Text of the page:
Friday, August 9, 2019

The New England Jazz Band: A fundraiser for area art and nature at Hacker’s Hill

By Mary-Therese Duffy

Carrying a mission statement of creating community together through the arts is a tall order.  How do we do that?  How do we foster a sense of warmth and welcome, a chance to get to know and support one another through the arts? How do we foster community ownership of it so that it becomes a sustaining, nourishing and long-lasting presence in our lives?

The New England Jazz Band entertains the crowd at Hacker's Hill
We could start with the beautiful setting of Hacker’s Hill, precious gem of our community, tended lovingly by Don Fowler for well over 20 years now, sculpting it into what it has become today. Or his pleased, watchful eye of the multiple cars, families, pets and roaming youth pausing for an afternoon of leisure and enjoyment together.  Or the Loon Echo Land Trust now formally stewarding it.

We could also start with a 16-piece band that by the work of leader Steve Schann, has dedicated itself to the promotion and preservation of the Great American Song book. Together for five years, this group of professional musicians and music educators toted their instruments once again to the wide-open expanse, blustering winds and all, with music clips, even clothes pins and binder clips in tow, to secure their sheet music to their stands and performed their concert on Hacker’s Hill on Sunday, August 4.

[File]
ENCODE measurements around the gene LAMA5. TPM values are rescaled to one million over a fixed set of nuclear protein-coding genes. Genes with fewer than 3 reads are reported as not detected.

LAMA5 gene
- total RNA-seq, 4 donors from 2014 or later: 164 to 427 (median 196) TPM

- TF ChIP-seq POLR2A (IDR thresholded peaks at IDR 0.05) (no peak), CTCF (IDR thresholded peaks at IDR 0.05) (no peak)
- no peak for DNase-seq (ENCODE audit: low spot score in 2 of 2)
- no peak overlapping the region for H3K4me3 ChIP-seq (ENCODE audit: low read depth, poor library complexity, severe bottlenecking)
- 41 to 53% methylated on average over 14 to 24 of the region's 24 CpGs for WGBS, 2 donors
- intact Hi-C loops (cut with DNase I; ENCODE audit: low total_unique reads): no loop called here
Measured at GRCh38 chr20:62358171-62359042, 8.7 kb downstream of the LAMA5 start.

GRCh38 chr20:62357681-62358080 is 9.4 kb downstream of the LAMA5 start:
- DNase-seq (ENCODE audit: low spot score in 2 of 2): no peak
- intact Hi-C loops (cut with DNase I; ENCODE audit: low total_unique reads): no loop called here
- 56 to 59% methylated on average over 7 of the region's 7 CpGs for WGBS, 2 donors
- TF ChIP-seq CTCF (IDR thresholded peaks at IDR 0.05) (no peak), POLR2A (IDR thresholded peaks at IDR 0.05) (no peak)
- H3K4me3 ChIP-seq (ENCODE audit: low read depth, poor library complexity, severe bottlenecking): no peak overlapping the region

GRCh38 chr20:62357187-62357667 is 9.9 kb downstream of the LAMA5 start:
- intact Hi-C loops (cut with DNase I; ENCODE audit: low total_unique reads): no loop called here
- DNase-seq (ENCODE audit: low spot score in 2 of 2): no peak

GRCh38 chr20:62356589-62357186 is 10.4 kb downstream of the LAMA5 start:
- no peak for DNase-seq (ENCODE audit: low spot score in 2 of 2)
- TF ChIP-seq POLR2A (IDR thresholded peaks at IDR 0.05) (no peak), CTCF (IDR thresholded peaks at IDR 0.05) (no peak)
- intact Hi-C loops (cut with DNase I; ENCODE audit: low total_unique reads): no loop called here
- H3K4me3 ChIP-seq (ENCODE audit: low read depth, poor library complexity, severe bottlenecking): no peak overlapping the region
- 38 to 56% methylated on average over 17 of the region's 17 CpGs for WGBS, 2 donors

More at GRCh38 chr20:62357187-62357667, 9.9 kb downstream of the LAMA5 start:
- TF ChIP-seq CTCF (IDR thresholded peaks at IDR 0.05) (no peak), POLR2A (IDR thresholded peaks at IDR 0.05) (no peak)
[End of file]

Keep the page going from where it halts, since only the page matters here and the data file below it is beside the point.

Their offerings weren’t just sheer delight, they were timeless, timely and for many - stopped time altogether - creating a long and lovely pause to greet old friends and catch up, make new ones over shared fare, similar pets, delightful raffle winnings and more. 

Those attending could look right and enjoy the scrabble of kids up and down the hillside or left to find a couple stealing a sweet dance together, all glowing in the warmth that wasn’t just Hacker’s Hill to own. It was community, people clearly happy to see one another again, generous to meet others for the first time, glowing with the familiar soundtrack of who we are that is treasured as our songbook. 
Everyone even enjoyed a boisterous throwdown: “an extra donation to the RAA (Raymond Arts Alliance) if you can do Mac the Knife!” was the challenge when the band had finished their last song.

Ever read a face that said “Pshaw!”? Jeremy Turner, talented singer and sure fire, crowd pleaser, clearly knew a cake walk when he saw it, and offered a rendition that brought everyone to a fun filled and joyous standing ovation.

There’s a lot wrong in the world right now, but what is very right, is community: local, engaged, kind and welcoming community. Some say that’s generosity, but isn’t it also courage? The arts move our hearts, connect us in ways that drop pretense and allow us to transcend differences, meet each other in the warmth of other horizons, beyond the fences we keep. This not only happened again this year, it deepened; and the requests for next year are already coming.

The Raymond Arts Allaince cannot thank enough the members of the New England Jazz Band, the Loon Echo Land Trust, the many Raymond merchants who donated raffle prizes, (see the Raymond Arts Alliance July newsletter at the Raymond Village Library website for a full listing) and every individual that arrived and engaged, sustaining a kind and welcoming community, beyond the fence.

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